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U.S. Treasurers Will Leave Money Market Funds Should the SEC Change Regulation, According to Treasury Strategies Study
Washington, DC, April 19, 2012 - U.S. treasurers report that they will sharply reduce their use of money market funds if the Securities and Exchange Commission (SEC) adopts any of the three concepts it is considering to reform money market funds. The SEC has said it is pursuing these changes to change the structure of money market funds. Treasury Strategies, Inc., conducted a survey to study the receptiveness of corporate treasurers, government and institutional investors to each reform concept.
The report, Money Market Fund Regulations: The Voice of the Treasurer, concludes that the overwhelming majority of treasurers will either scale back their use of money market funds or discontinue use of them altogether if any of its SEC’s three concepts to change money market fund operations takes effect. Those three concepts include floating the net asset value (NAV), imposing a redemption holdback, or imposing capital requirements.
“The large cross section of treasurers surveyed gives this report the ‘voice of the treasurer’ – a voice that spoke out with an overwhelmingly negative response to each reform concept,” says Cathy Gregg, a Partner at Treasury Strategies.
ICI commissioned the study to help understand the effects of the SEC concepts on money market fund investors. The Institute will file the study as part of a new comment letter to the SEC. Treasurers are crucial users of money market funds: institutional share classes account for $1.7 trillion, or 65 percent, of the $2.7 trillion in money market funds asset as of the end of February 2012. Key study findings below.
Every SEC Reform Concept Will Cause a Dramatic Drop-Off in Both Treasurers’ Use of Funds and Corporate Assets in Funds:
1. If money market fund NAVs were required to float:
- 79 percent of respondents would either decrease their use or discontinue altogether.
- 61 percent of corporate money market fund assets would move to other investments if this concept were adopted.
2. If money market funds were required to institute a 30-day holdback of 3 percent of all redemptions:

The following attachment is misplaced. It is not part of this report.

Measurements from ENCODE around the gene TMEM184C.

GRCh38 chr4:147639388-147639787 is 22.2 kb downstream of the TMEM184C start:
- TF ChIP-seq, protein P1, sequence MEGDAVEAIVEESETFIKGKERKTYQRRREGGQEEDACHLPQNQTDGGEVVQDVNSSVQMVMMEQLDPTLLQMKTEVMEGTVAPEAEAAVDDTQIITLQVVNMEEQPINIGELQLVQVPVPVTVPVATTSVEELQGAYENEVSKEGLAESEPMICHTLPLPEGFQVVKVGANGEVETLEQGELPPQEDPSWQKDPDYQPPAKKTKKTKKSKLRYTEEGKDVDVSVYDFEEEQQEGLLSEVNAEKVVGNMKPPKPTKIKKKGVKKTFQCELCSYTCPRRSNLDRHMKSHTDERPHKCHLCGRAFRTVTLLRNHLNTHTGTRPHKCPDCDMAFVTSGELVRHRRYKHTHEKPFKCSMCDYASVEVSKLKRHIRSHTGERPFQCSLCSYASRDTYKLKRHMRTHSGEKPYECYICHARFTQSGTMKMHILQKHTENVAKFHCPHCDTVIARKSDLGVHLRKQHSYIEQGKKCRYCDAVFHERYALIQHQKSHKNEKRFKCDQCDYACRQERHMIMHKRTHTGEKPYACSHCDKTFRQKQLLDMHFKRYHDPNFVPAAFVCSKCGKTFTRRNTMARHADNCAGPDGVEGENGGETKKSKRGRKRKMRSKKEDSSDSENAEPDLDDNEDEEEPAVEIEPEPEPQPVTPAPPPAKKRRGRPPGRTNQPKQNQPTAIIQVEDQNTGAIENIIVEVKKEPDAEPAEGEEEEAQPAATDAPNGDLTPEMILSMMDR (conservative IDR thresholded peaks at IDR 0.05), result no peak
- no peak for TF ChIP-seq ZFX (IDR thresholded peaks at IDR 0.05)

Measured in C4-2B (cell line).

- 90 percent of respondents would either decrease their use or discontinue altogether.
- 67 percent of corporate money market fund assets would move to other investments if this concept were adopted.
3. If money market funds were required to maintain a loss reserve or capital buffer:
- 36 percent of respondents would either decrease their use or discontinue altogether when the question did not suggest that investors would suffer any reduced yield.
- In a follow-up question directed to the 64 percent who initially stated they would continue or increase their usage of money funds, 84 percent of the follow-up respondents indicated they would decrease or stop their usage altogether if the capital buffer were to reduce the yield of the fund by 5 basis points.
Further Regulation Would Push Corporate Money into Many Instruments
“There’s a belief in some quarters that treasurers would move their cash and short-term assets to bank checking accounts if money market funds became unusable. This study indicates that such investors would move their cash to a variety of other vehicles and investments, some less regulated and transparent than money market funds,” says ICI Chief Economist Brian Reid.
Corporate Treasurers Value, Understand and Intensively Use Money Market Funds
The report concludes that corporate treasurers view money market funds as an essential cash management tool and use them intensively. In addition, treasurers understand the risks, returns and tradeoff between the two.
“The message from treasurers is clear. While they value money funds, they will simply abandon the instrument should any of these concepts be adopted. The potential implications of such a widespread run away from money funds are staggering.” says Treasury Strategies’ Gregg.
About the Survey
Treasury Strategies surveyed 203 unique corporate, government, and institutional investors between February 13 and March 6, 2012, asking 31 questions regarding their cash pools, investment objectives, and the three regulatory proposals. The respondents are sophisticated investors (U.S. treasurers) with 61 percent of them overseeing short-term investment pools of $100 million or more. The set of responses includes both large and small corporate, institutional, and government entities, across multiple industries. The respondents represent approximately $176.5 billion in total short-term investment assets, and $58.5 billion in total money market fund assets. For more details on survey methodology, see the report.